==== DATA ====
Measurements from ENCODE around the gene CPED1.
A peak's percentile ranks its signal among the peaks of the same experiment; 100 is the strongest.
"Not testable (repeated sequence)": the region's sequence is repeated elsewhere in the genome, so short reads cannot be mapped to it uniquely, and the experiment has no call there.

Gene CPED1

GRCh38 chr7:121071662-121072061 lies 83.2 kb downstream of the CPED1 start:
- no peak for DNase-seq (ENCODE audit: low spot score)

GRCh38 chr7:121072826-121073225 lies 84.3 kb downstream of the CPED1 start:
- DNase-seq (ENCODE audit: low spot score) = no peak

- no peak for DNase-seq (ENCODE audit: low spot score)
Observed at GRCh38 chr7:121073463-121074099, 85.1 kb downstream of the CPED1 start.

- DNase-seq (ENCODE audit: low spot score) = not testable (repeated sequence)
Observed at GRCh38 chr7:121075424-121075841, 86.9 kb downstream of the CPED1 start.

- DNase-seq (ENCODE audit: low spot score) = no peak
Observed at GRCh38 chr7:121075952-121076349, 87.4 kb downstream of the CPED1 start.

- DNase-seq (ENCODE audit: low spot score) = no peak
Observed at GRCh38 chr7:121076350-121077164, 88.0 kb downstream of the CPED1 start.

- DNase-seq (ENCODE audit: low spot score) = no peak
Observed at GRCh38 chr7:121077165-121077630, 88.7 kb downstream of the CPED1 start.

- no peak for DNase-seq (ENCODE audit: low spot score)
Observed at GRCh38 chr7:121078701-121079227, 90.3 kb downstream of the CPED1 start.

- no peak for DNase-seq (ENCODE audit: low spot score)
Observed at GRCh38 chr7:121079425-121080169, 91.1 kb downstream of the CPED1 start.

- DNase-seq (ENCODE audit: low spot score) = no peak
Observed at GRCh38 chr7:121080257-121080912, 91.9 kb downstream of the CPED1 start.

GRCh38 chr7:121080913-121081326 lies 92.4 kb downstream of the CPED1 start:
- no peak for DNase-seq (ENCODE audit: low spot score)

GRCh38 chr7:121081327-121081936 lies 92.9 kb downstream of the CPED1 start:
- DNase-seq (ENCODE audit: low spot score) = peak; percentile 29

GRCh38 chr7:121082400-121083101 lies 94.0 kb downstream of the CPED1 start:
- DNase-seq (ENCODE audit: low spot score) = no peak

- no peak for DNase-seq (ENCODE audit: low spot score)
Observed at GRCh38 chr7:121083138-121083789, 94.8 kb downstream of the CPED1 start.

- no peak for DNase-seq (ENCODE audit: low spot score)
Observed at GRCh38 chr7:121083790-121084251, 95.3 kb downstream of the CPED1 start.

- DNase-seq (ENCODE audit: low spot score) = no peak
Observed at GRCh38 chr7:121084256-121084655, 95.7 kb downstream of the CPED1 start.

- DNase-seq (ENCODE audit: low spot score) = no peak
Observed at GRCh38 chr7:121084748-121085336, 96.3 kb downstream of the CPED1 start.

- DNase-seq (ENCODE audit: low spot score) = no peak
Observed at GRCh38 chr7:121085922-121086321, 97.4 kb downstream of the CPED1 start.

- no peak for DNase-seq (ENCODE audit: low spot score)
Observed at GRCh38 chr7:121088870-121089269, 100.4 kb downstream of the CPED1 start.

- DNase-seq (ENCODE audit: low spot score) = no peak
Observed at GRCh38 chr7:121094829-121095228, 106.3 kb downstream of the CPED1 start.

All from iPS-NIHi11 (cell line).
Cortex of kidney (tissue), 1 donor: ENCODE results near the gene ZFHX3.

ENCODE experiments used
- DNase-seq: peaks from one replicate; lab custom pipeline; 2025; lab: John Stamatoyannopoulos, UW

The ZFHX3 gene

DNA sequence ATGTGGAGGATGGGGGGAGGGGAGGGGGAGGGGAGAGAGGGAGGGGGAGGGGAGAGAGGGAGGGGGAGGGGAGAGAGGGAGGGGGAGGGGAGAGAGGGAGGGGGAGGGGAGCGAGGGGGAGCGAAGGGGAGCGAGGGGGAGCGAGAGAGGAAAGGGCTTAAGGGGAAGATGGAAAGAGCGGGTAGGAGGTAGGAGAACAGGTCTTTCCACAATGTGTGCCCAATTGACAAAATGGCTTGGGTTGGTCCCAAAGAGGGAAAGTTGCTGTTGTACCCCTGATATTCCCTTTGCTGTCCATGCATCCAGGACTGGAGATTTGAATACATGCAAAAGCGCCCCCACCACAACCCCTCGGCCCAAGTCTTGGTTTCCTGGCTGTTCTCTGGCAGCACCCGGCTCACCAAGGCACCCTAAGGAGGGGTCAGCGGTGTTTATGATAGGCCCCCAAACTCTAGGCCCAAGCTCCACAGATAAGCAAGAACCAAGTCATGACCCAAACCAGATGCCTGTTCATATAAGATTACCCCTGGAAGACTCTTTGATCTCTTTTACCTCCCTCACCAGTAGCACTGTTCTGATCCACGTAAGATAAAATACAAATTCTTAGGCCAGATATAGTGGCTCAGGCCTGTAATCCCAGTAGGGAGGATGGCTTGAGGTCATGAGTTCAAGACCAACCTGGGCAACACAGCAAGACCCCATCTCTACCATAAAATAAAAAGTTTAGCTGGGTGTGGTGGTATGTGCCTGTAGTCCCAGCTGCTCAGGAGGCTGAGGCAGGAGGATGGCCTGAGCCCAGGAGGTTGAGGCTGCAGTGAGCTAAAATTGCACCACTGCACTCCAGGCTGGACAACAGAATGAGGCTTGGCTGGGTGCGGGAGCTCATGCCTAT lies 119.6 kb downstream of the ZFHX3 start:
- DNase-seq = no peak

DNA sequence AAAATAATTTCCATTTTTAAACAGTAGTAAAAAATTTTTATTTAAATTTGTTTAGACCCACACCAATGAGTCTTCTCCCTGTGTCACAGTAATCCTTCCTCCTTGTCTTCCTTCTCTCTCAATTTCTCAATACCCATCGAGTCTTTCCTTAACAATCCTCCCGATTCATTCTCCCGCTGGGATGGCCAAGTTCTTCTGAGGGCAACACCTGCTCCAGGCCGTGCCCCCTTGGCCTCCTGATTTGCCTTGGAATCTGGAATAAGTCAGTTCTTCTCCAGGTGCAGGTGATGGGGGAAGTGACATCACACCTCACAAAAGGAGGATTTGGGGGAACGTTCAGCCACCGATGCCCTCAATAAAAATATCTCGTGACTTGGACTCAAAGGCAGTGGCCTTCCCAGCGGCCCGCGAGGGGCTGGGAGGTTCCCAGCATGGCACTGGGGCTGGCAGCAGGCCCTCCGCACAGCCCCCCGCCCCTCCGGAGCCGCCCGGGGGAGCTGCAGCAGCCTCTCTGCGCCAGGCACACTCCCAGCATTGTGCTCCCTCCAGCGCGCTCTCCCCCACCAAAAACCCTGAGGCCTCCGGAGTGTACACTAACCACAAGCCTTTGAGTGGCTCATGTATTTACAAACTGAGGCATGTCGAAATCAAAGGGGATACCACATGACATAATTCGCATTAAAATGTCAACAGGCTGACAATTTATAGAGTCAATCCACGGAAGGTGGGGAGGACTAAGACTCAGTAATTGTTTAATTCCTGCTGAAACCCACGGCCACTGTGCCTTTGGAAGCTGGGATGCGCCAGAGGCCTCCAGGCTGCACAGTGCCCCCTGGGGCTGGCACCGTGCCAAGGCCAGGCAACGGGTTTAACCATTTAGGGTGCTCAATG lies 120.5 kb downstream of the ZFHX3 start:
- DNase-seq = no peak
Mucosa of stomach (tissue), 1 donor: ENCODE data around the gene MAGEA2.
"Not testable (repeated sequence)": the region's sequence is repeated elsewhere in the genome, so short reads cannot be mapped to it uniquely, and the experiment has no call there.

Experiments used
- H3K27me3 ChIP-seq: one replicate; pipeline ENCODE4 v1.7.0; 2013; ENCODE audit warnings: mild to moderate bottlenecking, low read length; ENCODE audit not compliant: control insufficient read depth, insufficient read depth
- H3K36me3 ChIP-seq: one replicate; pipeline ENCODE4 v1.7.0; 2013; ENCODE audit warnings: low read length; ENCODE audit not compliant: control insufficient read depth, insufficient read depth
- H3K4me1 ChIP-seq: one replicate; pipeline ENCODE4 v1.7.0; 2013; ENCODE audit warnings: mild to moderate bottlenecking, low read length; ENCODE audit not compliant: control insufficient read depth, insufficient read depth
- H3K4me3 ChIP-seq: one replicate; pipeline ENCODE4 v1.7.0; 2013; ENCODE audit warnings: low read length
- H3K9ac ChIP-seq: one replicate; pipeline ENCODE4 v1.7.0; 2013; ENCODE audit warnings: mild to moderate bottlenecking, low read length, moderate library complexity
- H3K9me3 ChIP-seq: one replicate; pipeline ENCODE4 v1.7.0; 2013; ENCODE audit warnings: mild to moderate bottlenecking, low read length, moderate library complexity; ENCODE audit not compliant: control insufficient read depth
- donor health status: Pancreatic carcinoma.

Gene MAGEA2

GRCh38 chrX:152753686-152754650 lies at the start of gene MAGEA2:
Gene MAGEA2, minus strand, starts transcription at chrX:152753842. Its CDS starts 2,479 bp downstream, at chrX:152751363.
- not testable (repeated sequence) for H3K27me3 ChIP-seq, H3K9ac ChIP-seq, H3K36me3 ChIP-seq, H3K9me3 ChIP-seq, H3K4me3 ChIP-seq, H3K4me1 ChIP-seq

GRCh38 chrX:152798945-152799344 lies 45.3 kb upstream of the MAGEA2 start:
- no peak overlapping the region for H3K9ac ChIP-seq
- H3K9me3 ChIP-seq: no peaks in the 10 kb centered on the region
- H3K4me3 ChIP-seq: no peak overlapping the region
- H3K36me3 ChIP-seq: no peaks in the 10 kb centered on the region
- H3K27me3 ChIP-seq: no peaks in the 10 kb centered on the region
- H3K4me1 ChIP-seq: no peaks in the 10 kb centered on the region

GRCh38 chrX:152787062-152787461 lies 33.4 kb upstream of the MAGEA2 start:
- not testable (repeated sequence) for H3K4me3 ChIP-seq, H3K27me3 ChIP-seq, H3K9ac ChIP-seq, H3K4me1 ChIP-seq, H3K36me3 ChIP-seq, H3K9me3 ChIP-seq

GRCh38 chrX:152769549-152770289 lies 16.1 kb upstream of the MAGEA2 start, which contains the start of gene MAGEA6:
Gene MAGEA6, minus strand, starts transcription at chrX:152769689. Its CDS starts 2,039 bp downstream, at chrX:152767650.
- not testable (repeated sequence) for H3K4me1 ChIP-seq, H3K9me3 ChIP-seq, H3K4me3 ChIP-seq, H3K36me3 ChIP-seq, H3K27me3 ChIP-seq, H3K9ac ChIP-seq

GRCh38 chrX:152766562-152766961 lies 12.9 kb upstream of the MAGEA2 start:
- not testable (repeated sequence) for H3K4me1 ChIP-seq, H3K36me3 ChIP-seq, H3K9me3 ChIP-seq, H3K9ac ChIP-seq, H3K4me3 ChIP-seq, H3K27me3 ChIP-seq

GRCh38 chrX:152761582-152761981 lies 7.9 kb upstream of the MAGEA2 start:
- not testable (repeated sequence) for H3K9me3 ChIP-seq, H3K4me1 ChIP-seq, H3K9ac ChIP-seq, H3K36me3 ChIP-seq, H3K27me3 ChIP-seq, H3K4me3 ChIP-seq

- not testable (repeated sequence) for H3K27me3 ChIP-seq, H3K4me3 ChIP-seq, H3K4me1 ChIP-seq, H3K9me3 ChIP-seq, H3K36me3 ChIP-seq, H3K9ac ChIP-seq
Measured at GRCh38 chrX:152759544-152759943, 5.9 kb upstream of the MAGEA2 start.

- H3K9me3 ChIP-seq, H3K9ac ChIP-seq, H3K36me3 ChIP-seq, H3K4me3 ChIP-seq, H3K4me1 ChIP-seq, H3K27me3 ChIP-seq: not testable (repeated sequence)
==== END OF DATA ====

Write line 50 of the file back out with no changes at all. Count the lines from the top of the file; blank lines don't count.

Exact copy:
DNA sequence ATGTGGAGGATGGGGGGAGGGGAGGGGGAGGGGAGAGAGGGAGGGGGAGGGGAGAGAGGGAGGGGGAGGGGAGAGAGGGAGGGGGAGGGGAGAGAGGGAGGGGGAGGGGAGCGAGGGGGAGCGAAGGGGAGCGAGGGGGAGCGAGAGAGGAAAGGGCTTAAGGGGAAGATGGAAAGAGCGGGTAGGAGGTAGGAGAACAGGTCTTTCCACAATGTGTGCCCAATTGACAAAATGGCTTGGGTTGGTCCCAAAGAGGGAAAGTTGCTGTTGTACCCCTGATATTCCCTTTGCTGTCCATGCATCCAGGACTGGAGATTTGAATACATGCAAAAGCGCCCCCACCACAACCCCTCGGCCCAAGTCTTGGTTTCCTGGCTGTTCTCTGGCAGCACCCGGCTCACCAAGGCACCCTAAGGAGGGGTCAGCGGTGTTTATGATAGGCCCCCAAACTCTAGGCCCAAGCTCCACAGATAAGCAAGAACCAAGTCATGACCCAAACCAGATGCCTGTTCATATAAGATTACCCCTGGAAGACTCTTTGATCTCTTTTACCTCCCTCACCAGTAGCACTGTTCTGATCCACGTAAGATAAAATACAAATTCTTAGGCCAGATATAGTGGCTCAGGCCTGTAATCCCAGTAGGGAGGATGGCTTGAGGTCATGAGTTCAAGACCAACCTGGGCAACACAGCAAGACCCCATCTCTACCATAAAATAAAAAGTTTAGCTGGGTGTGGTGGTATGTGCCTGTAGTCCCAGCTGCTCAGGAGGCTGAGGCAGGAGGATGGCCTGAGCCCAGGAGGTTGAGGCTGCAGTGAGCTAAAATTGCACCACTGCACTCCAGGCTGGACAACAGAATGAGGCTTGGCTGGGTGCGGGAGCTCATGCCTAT lies 119.6 kb downstream of the ZFHX3 start: